A wider Internet

Sarno writes the Web Scout column, which appears in daily Calendar.

This year, the Web grew further into its well-chosen name. The boundless net of sticky electronic threads is now ensnaring just about every other form of media. (When NBC chief Ben Silverman joked “Help me!” to Jay Leno, I thought of the line from 1958’s classic “The Fly” -- the scene’s on YouTube if you need a refresher.)

Some forms of media are indeed being sucked dry, but a few canny industries have stopped struggling and just allowed themselves to be cocooned, knowing that before long, they might indeed emerge with sleek digital appendages that will allow them to survive online.

The Webification of TV. This was the first year when finding free, high-quality episodes of your favorite show online made the jump from an illegal hassle to an attractive option. We saw the opening of, NBC Universal and News Corp.'s gleaming online candy store of free TV, a site that blogger skeptics branded a lame-o corporate YouTube, but that some people think may out-earn its bigger, scruffier competitor in 2009. Hu knew?

“Dr. Horrible’s Sing-Along Blog”. I must have watched 100 new Web-only series this year, but only one of them has stayed with me. Joss Whedon’s three-part, 45-minute superhero musical -- starring Neil Patrick Harris, Nathan Fillion and Felicia Day -- is inarguably the only great episodic work of Web TV yet.


Connected politics. Whether you agree with the bloviocracy that the Internet “got Obama elected” or not, there’s no doubt that the Web made its mark on this year’s election. If there wasn’t enough dirt on a candidate, the blogosphere was there with a shovel. New stories broke every 20 minutes; new polls came out every 10. And every word a politician spoke was disputed, dissected, spun, celebrated, mocked and posted on YouTube before she’d or he’d even finished uttering it.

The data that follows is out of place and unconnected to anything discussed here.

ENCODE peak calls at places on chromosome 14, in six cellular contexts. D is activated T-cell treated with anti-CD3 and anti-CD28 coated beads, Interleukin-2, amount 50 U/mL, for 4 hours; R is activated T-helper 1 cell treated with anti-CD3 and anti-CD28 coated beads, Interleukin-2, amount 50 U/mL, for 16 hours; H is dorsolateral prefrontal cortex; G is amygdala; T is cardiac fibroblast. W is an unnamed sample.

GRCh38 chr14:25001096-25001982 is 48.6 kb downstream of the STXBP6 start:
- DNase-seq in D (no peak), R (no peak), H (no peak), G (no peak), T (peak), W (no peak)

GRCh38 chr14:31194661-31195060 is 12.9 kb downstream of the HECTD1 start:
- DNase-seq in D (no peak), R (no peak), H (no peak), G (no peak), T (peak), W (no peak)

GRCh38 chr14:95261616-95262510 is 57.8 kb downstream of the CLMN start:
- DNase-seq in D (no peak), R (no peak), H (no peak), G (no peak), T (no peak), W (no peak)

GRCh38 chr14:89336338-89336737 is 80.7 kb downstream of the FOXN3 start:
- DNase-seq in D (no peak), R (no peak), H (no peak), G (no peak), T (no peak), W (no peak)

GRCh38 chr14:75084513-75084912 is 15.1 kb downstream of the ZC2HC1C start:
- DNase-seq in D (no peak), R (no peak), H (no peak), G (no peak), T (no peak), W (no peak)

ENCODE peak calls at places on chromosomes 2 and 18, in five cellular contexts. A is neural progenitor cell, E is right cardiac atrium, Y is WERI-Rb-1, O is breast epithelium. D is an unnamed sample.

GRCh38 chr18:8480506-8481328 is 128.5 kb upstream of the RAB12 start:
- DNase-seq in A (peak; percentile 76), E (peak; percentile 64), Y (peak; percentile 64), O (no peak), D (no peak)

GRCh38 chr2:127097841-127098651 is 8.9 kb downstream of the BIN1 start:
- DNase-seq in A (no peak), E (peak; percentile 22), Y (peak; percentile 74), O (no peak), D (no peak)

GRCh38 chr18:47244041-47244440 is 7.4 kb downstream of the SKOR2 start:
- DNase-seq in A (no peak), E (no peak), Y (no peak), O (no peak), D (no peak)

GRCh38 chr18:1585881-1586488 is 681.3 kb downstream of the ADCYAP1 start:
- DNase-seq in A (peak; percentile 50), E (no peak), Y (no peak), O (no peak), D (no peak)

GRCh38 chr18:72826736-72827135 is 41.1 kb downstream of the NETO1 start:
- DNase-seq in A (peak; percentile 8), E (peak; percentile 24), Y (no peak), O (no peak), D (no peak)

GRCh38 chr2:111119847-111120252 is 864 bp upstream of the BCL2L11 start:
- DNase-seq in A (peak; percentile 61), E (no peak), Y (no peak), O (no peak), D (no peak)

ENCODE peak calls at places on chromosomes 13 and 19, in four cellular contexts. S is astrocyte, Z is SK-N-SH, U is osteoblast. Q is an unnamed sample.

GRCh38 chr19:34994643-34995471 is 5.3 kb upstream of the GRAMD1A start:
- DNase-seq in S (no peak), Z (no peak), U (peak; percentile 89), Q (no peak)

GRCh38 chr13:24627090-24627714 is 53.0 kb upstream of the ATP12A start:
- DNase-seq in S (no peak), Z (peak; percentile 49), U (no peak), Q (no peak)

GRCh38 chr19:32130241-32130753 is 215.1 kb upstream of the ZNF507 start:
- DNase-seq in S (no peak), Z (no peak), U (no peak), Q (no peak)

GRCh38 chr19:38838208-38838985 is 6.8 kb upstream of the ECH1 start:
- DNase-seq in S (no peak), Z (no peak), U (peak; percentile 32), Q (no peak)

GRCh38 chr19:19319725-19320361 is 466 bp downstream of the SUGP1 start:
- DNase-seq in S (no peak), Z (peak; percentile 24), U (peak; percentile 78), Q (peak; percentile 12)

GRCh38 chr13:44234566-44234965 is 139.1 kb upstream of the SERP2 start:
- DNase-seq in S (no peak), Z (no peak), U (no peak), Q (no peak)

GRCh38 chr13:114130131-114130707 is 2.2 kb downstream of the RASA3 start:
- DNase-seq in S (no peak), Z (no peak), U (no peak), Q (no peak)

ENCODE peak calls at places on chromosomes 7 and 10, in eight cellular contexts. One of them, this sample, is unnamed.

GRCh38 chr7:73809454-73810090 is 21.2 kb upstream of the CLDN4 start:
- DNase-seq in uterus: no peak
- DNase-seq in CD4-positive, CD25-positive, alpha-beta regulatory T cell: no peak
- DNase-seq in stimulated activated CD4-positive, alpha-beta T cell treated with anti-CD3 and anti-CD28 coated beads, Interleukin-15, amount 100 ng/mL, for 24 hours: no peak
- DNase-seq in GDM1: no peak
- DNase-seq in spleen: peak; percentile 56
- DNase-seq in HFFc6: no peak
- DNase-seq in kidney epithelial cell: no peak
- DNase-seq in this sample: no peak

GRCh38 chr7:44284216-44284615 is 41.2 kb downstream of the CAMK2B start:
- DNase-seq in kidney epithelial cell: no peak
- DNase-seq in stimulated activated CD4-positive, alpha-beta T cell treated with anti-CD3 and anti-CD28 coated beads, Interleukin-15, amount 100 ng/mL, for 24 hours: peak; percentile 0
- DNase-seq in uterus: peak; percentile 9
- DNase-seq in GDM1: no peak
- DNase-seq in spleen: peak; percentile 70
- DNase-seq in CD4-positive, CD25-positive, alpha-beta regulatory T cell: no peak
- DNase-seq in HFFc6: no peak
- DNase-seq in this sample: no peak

Anonymous lives: In March, a video of Tom Cruise extolling the values of Scientology leaked onto YouTube. When Scientology officials tried to stamp it from the site, the church drew the ire of young Internet denizens around the world, spawning a wave of masked protest that put Scientology on the defensive.

Old friends. This was the year when Boomers and Gen Xers got hip to Facebook. More than a few teenagers were bummed to find their “hip” mom signing up and asking to “friend” them. (Whether one should “accept” such a request or “ignore” it is indeed a question of modern etiquette.) And younger parents flooded the platform with endless terabytes of baby pictures. Maybe 2009 will be the year when Grandma and Grandpa jack in.

Rickrolling to the top. The Web is unrivaled in its ability to generate slang and to endow quirky characters with 25 seconds of fame. Just ask Rick Astley, whose career as an ‘80s pop star was briefly resurrected when “Never Gonna Give You Up” became an anti-anthem among snickering YouTubers. Astley’s second coming reached its pinnacle when he performed on a float in the Macy’s Thanksgiving Day parade.


Twitter roars. The microblogging service showed itself to be a raw but compelling new channel for instant info. During major events -- earthquakes, fires, the election, the Mumbai attacks -- Twitter users were quick to share unfiltered shreds of thought, experience and opinion.


Entertain me. As much as it’s changed communications from top to bottom, the Web has been spotty as a venue for pure entertainment. Amateurs and professionals have dumped out truckloads of made-for-Web video shorts and series, but Web hits are still elusive. It might be time to admit that three minutes just ain’t long enough.

Quiet, please? Now that it’s permanently in our pockets, the Web has become difficult to escape. Online content can now fill any interstitial space, no matter how small. Instead of minutes, hours can now be counted in text messages, sports alerts and e-mails -- how many times have you checked yours today? Call me a romantic, but the idea of un-punctuated quiet time seems like one we should bring back.